Dec 292017
USRobotics Sportster 14,400 modem manual.
File SP144MAN.ZIP from The Programmer’s Corner in
Category Communications
USRobotics Sportster 14,400 modem manual.
File Name File Size Zip Size Zip Type
APA.TXT 13078 4223 deflated
APB.TXT 29638 7797 deflated
APC.TXT 13242 4476 deflated
APD.TXT 10656 3599 deflated
APE.TXT 8908 2884 deflated
APF.TXT 13697 3610 deflated
APG.TXT 19156 6127 deflated
APH.TXT 8919 3549 deflated
FIVE.TXT 20476 5963 deflated
FOUR.TXT 31787 9103 deflated
FRONT.TXT 10895 3395 deflated
INDEX.TXT 14297 4717 deflated
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SIX.TXT 22795 7357 deflated
THREE.TXT 19795 5783 deflated
TOC.TXT 6767 2091 deflated
TWO.TXT 14741 4877 deflated

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Contents of the APA.TXT file


This appendix includes detailed
information on how Sportster 14,400
modems use error control and,
especially useful, some statistics and
guidelines on using the modem for the
best throughput.


Error control protects the integrity of
data transferred over phone channels and
is available for calls at 1200 bps and
above. It can be disabled, although
high speed calls (above 2400 bps) should
always be under error control. The
operations defined in an error-control
protocol include the following.
Establishment of compatibility
Data formatting into blocks or
(MNP) frames
Error detection through Cyclic
Redundancy Checking (CRC)
Positive acknowledgment of error-
free blocks and negative
acknowledgment of corrupted data
Retransmission of corrupted data
The Sportster 14,400 is set at the
factory to &M4, causing it to try for
an error-control connection and, if
that isn't possible, to proceed with
the call in Normal mode. The modem
first tries for a V.42 connection, then
an MNP connection. The following infor
mation is based on the Sportster
14,400's setting of &M4.


The exchange of signals between two
devices in order to establish a
communications link is called
handshaking. CCITT V.42 includes a two-
stage handshaking process.
A Detection phase that is based on
an exchange of predefined
LAPM (Link Access Procedures for
Modems) Negotiation. In this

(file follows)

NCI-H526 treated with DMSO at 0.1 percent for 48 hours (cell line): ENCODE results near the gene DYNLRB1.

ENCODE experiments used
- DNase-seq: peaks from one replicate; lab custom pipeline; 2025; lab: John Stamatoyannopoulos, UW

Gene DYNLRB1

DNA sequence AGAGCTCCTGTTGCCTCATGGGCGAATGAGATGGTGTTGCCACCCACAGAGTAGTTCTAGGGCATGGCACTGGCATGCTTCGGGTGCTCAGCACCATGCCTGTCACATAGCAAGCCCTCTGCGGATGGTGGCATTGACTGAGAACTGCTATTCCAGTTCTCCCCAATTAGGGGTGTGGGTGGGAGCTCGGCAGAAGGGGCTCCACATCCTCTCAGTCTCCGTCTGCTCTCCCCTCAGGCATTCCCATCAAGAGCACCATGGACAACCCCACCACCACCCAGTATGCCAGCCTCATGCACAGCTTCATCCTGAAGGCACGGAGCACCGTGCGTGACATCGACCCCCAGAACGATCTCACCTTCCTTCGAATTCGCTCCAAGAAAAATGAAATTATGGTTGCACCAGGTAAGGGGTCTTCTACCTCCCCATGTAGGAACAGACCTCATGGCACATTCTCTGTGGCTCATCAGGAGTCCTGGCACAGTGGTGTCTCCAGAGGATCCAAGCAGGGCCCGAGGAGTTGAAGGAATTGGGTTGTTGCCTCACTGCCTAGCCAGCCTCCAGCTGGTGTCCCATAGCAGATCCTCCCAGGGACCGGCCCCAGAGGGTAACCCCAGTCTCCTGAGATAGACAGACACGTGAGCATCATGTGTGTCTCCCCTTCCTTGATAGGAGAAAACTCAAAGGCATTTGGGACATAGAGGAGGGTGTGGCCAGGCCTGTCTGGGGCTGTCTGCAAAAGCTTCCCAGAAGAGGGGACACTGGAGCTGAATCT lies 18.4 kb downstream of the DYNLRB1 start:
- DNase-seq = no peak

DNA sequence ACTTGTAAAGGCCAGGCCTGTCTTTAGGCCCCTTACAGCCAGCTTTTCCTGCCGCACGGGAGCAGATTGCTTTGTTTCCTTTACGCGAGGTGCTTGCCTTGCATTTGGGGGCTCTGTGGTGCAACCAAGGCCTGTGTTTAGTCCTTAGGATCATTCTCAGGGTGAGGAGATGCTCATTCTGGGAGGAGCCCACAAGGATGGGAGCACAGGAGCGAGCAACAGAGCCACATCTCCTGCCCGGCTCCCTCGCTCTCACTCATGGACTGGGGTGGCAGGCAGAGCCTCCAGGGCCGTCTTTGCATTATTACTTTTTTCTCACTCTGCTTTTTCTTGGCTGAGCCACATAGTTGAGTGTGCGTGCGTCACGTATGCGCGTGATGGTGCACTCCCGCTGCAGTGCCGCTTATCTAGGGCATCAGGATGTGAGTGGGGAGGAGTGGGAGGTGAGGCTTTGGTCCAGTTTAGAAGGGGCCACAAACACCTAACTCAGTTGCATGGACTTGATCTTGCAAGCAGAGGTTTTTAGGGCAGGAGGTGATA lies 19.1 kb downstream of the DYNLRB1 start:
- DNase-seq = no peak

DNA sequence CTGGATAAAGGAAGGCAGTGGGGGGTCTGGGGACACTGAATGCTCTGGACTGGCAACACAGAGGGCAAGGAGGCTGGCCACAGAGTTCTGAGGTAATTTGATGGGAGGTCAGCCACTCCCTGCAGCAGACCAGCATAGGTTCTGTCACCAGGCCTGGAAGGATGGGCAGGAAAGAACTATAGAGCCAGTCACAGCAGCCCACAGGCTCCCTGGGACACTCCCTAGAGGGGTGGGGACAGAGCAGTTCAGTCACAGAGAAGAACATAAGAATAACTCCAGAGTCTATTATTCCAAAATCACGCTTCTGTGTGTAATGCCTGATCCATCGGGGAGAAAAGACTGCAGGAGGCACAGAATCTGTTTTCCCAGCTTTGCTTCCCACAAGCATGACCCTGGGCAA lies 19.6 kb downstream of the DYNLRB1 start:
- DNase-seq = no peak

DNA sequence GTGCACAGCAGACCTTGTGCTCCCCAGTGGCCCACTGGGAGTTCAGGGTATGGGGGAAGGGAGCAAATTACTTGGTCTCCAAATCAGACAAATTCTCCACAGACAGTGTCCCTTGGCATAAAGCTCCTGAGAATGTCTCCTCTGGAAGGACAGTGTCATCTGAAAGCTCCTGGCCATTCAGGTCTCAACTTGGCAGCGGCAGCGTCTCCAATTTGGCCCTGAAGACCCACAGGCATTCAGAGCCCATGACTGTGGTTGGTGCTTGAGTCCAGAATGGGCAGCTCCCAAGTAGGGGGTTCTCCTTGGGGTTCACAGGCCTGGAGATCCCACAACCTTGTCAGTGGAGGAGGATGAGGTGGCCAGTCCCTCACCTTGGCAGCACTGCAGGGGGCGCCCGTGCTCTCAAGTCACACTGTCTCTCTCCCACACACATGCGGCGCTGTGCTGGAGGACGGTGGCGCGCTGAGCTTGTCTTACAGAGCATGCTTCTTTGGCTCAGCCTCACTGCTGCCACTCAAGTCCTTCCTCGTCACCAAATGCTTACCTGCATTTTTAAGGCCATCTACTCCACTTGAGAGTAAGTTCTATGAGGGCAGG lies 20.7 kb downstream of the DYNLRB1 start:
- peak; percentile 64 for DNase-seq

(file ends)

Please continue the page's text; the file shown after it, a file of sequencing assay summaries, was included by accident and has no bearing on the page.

phase, the modems identify their
capabilities concerning maximum
data block size and the number of
outstanding data blocks allowed
before an acknowledgment is


This protocol is supported by the CCITT
V.42 Recommendation. It was originally
developed by Microcom, Inc., and is now
in the public domain.
MNP handshaking begins with an MNP Link
Request sent by the calling modem. If
the remote modem doesn't recognize the
request, error control isn't possible.


If the modems successfully establish a
V.42 connection, they also negotiate for
V.42 bis data compression. If they
successfully establish an MNP
connection, they negotiate for MNP5 data
Modems using V.42 bis compression
negotiate the following options.
Dictionary size, that is, the
amount of memory available for
compression table entries.
(Entries are codes devised for
redundant data. The data is packed
into shorter data units, called
code words, and unpacked by the
receiving modem.)
Possible sizes are as follows.
USRobotics modems use 11-bit, or
2048-entry dictionaries, but drop
down if the remote modem uses a 512-
or 1024-entry dictionary.
9 512
10 1024
11 2048
Maximum string length of each
entry. As the dictionary fills,
the modem deletes the oldest unused
V.42 bis compression is more efficient
than MNP5 compression in part because it
dynamically deletes unusable strings.
In addition, it works better with files
that are already compressed. These
include already compressed files, such
as the .ZIP files downloaded from many
Bulletin Boards, and 8-bit binary files,
which appear to the modem to be
MNP5 compression should not be used
with such files because it adds data to
them, which lessens throughput. (The
additional data is stripped when the
file is decompressed by the remote
modem.) When transferring such files,
it's best to set the modem to &K3:
this allows V.42 bis compression to
work dynamically with the compressed
data, but disables MNP5.


Flow control of data from the computer
or terminal is required under error
control for two reasons.
1.The transmitting modem buffers a copy
of each frame it transmits to the
remote end until it is acknowledged
by the receiving modem.
2.If errors are encountered, the
transmitting modem must resend the
corrupted data. This retransmission
activity, combined with the steady
stream of data from the computer or
terminal, can overflow the buffer.


The following guidelines should help to
make the most of the modem's advanced
performance features. In many
instances, experimentation and
experience will indicate what works best
for your applications.
1.Optimal throughput is attained under
the following conditions.
The communications software allows
fixing the serial port rate higher
than the connection rate, for
example, setting the software to
38.4K bps and setting the modem to
If the software automatically
switches bit rates to follow the
connection rate, the modem's serial